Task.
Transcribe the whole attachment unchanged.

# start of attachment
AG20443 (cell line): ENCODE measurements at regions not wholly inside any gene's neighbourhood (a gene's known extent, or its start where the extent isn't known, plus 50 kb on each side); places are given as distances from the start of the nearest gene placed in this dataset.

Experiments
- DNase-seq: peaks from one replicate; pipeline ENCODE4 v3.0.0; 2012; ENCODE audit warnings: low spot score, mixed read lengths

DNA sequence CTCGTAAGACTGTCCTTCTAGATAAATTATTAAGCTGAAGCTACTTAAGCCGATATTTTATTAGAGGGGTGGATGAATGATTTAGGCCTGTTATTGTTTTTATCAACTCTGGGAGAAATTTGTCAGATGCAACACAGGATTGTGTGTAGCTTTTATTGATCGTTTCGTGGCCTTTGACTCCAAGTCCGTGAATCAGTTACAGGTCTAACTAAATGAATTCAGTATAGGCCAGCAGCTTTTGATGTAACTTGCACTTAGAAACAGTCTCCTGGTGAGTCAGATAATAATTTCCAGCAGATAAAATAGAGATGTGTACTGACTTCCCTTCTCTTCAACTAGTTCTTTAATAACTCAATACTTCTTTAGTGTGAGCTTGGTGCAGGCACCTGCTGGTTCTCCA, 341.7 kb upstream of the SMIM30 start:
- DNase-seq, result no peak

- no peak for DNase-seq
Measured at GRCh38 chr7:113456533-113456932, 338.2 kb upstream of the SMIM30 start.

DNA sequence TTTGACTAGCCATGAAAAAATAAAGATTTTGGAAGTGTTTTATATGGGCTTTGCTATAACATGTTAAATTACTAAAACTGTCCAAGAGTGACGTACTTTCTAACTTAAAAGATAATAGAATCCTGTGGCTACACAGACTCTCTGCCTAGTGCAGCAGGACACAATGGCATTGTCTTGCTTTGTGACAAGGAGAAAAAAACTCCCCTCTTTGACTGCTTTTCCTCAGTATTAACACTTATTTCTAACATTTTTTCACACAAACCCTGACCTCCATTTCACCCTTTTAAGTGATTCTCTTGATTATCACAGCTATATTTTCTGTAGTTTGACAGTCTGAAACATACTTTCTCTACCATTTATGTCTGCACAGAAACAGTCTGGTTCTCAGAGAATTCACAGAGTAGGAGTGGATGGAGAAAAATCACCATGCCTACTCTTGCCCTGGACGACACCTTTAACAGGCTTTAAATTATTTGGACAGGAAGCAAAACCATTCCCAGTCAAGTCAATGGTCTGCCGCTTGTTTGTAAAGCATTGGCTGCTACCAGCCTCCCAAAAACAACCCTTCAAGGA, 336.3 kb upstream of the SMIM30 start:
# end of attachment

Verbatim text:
AG20443 (cell line): ENCODE measurements at regions not wholly inside any gene's neighbourhood (a gene's known extent, or its start where the extent isn't known, plus 50 kb on each side); places are given as distances from the start of the nearest gene placed in this dataset.

Experiments
- DNase-seq: peaks from one replicate; pipeline ENCODE4 v3.0.0; 2012; ENCODE audit warnings: low spot score, mixed read lengths

DNA sequence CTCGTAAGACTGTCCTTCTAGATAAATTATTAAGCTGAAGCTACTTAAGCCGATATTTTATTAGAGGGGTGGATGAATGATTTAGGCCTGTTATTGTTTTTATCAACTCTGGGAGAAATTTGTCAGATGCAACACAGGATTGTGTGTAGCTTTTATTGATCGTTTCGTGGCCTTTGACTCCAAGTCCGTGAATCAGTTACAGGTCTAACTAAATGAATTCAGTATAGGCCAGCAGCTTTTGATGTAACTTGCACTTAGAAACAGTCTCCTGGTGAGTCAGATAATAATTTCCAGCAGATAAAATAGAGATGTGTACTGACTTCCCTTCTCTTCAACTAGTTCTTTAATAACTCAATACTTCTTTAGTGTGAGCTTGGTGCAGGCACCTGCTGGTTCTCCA, 341.7 kb upstream of the SMIM30 start:
- DNase-seq, result no peak

- no peak for DNase-seq
Measured at GRCh38 chr7:113456533-113456932, 338.2 kb upstream of the SMIM30 start.

DNA sequence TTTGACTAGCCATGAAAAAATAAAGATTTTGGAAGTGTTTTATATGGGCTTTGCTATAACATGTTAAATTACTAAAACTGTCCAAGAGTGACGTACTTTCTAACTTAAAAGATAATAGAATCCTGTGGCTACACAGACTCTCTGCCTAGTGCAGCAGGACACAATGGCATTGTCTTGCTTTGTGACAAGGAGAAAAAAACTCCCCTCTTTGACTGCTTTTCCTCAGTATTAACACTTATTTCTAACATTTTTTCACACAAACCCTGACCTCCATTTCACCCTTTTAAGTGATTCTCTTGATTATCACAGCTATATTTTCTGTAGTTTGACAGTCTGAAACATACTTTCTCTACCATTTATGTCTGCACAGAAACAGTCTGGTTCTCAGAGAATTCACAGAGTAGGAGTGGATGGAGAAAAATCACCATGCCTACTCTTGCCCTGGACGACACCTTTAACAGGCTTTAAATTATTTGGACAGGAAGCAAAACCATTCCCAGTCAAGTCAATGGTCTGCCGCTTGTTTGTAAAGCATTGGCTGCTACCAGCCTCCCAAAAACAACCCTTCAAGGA, 336.3 kb upstream of the SMIM30 start: